I read The Omnivore’s Dilemma years ago and loved it. I’ve been meaning to read the other books by Michael Pollan but I haven’t gotten around to it. This booked popped up recently while I was wandering through Open Books trying to burn a coupon. It’s a short book with 64 food rules postulated by Pollan that aim to make you a better eater and a better human.
It’s simple, he says:
Eat food. Not too much. Mostly plants.
Seven words, three sentences, that’s it. Each of the 64 rules expands on some aspect of these sentences.
By “eat food” he basically means eat less junk. This is the richest area of the book I think. He’s got some cool rules like these:
Avoid food products that contain more than five ingredients.
Avoid food products that make health claims.
Eat food made from ingredients that you can picture in their raw state or growing in nature.
Buy your snacks at the farmers’ market.
It’s not food if it’s called by the same name in every language. (Think Big Mac, Cheetos, or Pringles.)
The next sentence is pretty self-explanatory. For “not too much” he invokes the Okinawan term hara hachi bu, which means “eat only until you are 80% full.” He expands on this by noting that the “Ayurvedic tradition in India advises eating until you are 75 percent full; the Chinese specify 70 percent…” (I wonder if these ratios are equivalent to the decrease in human activity brought about by advancements that eliminate hunting, gathering, and farming). The American diet has no such guiding principles and I’d never even heard it couched this way until about five years ago when I first read the WSJ article on the long life span of the average Okinawan.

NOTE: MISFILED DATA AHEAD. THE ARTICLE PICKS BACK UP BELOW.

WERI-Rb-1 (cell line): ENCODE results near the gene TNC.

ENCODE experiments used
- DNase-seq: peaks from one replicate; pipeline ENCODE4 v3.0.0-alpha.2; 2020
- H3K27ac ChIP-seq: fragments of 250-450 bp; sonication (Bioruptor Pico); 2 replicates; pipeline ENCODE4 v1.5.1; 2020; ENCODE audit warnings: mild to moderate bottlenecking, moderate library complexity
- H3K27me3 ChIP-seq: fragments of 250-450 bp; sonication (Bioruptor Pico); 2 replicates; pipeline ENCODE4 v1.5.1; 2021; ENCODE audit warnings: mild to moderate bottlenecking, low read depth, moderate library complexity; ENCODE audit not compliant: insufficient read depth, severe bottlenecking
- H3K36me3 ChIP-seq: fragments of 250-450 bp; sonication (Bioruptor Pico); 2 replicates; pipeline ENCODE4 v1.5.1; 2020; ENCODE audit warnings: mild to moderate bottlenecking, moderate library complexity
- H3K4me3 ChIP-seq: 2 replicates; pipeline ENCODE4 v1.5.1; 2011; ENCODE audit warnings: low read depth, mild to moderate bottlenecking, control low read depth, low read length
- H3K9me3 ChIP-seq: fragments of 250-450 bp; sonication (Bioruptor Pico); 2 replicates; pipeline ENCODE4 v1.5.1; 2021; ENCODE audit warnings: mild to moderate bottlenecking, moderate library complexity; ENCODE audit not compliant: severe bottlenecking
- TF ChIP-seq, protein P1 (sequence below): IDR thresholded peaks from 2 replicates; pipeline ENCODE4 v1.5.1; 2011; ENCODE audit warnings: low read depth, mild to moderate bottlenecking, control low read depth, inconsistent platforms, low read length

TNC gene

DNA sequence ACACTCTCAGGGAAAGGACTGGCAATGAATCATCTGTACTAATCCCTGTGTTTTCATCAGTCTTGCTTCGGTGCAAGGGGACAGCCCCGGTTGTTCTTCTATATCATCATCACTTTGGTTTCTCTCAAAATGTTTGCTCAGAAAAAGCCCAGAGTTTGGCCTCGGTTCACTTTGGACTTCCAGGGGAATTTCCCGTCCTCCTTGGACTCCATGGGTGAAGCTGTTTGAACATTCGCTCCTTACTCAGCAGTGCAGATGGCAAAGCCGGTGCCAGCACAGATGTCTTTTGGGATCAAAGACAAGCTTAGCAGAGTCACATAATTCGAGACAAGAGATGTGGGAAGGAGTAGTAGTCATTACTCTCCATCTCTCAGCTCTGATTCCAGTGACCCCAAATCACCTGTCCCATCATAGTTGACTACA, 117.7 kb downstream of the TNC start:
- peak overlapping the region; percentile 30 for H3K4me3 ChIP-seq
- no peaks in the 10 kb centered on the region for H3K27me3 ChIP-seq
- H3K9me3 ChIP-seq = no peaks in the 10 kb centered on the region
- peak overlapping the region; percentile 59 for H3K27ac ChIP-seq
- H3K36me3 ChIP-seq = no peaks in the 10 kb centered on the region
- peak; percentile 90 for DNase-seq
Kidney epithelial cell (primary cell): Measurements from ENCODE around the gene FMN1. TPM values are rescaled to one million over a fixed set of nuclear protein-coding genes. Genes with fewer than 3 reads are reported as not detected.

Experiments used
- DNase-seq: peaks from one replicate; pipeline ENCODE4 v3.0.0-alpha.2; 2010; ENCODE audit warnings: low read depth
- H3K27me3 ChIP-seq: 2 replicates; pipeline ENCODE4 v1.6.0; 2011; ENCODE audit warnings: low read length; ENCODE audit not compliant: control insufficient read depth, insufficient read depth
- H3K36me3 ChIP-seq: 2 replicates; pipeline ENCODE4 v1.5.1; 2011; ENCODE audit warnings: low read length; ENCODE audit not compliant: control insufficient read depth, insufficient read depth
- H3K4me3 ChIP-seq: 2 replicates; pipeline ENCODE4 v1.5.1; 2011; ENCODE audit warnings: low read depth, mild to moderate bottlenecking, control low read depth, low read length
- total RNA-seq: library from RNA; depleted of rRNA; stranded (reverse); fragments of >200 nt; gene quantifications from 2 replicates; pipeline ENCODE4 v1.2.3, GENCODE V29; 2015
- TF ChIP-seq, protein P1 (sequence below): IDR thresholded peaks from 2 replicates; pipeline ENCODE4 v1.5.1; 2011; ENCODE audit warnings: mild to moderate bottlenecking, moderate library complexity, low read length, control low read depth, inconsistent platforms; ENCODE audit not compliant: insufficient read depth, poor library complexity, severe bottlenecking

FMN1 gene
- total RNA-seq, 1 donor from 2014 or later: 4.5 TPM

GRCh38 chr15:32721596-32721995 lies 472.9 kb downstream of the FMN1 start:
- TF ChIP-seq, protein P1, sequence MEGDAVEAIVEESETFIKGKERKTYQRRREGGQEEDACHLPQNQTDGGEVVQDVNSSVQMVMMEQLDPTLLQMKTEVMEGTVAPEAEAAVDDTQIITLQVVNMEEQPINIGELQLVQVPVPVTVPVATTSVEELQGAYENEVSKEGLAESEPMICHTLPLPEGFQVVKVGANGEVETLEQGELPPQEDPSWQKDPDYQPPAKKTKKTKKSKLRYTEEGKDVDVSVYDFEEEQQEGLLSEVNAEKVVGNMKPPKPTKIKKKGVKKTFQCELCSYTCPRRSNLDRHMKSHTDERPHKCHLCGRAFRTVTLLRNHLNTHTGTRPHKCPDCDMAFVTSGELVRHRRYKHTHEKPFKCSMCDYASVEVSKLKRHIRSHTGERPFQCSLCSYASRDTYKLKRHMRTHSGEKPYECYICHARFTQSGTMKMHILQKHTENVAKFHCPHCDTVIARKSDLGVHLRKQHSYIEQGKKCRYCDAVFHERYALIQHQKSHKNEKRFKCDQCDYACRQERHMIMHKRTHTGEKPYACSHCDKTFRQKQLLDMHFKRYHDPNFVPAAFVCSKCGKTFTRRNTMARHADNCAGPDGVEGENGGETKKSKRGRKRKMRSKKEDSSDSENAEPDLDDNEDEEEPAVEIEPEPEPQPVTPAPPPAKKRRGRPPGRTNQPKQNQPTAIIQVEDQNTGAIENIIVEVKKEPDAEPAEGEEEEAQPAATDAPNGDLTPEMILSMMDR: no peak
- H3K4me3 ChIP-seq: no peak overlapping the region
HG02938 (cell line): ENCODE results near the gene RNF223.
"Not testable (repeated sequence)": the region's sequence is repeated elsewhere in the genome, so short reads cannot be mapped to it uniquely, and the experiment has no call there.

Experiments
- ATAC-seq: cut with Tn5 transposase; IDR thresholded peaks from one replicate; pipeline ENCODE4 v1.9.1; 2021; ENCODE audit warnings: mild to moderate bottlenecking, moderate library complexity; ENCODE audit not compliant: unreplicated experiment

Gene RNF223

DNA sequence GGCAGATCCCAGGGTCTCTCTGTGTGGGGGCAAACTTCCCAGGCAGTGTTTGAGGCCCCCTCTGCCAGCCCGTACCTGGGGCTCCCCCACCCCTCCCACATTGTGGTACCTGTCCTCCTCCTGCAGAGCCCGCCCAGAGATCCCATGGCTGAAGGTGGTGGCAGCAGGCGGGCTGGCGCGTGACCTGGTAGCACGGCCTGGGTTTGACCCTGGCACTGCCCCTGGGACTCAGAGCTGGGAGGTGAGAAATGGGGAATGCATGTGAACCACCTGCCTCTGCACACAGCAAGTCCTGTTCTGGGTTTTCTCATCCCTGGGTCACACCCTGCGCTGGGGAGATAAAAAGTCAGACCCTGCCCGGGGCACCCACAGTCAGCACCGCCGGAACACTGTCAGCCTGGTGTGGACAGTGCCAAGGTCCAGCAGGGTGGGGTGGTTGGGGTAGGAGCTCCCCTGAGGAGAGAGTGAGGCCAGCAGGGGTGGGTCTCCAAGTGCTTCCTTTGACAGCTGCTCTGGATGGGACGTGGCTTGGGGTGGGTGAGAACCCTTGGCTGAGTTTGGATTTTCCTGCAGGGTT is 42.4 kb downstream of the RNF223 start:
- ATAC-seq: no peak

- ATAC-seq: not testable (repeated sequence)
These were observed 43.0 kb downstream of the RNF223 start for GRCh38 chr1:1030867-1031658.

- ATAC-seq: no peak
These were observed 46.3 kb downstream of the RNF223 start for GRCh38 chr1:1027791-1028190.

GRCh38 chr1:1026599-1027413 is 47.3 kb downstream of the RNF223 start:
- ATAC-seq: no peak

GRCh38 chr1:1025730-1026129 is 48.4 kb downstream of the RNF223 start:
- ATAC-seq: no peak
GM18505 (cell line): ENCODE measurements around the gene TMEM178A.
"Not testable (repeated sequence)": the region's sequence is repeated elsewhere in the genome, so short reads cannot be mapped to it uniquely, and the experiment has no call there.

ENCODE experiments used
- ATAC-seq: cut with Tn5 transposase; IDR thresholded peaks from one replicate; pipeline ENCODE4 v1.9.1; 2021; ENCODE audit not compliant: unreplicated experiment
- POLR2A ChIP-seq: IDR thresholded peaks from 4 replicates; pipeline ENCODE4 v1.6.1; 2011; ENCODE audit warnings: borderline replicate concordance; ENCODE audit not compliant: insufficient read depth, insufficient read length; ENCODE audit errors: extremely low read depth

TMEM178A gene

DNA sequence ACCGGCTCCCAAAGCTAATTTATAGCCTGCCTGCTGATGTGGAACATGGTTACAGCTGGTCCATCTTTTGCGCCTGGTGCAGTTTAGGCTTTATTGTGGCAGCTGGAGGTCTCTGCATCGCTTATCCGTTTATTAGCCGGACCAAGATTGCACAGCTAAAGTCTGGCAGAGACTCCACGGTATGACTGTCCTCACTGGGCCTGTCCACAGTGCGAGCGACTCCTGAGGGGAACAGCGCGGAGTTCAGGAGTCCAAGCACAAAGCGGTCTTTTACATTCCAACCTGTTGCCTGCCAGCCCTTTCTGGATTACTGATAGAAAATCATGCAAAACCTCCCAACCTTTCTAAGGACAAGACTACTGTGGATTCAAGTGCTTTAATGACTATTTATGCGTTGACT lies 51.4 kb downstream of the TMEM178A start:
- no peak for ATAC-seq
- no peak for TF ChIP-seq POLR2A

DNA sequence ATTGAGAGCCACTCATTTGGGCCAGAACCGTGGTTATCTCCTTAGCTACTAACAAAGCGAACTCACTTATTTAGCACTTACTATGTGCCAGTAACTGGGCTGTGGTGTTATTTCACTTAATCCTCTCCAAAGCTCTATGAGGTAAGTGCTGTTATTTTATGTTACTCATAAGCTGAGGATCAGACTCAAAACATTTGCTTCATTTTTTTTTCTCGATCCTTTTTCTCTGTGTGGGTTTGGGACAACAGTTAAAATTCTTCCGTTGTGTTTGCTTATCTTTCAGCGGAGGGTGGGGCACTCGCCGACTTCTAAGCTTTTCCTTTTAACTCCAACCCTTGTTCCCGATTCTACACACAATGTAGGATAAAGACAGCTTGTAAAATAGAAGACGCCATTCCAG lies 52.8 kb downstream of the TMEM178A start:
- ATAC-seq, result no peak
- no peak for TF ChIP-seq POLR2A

The mantra “mostly plants” doesn’t mean be a vegetarian, although I think Pollan may be. These are just more detailed rules once you get past “eat food.” We’re talking slick and timely things like this:
Be the kind of person who takes supplements – then skip the supplements.
This is especially after the recent finding that supplements really don’t make you any healthier. Then there’s my favorite:
Have a glass of wine with dinner.
Can’t knock that.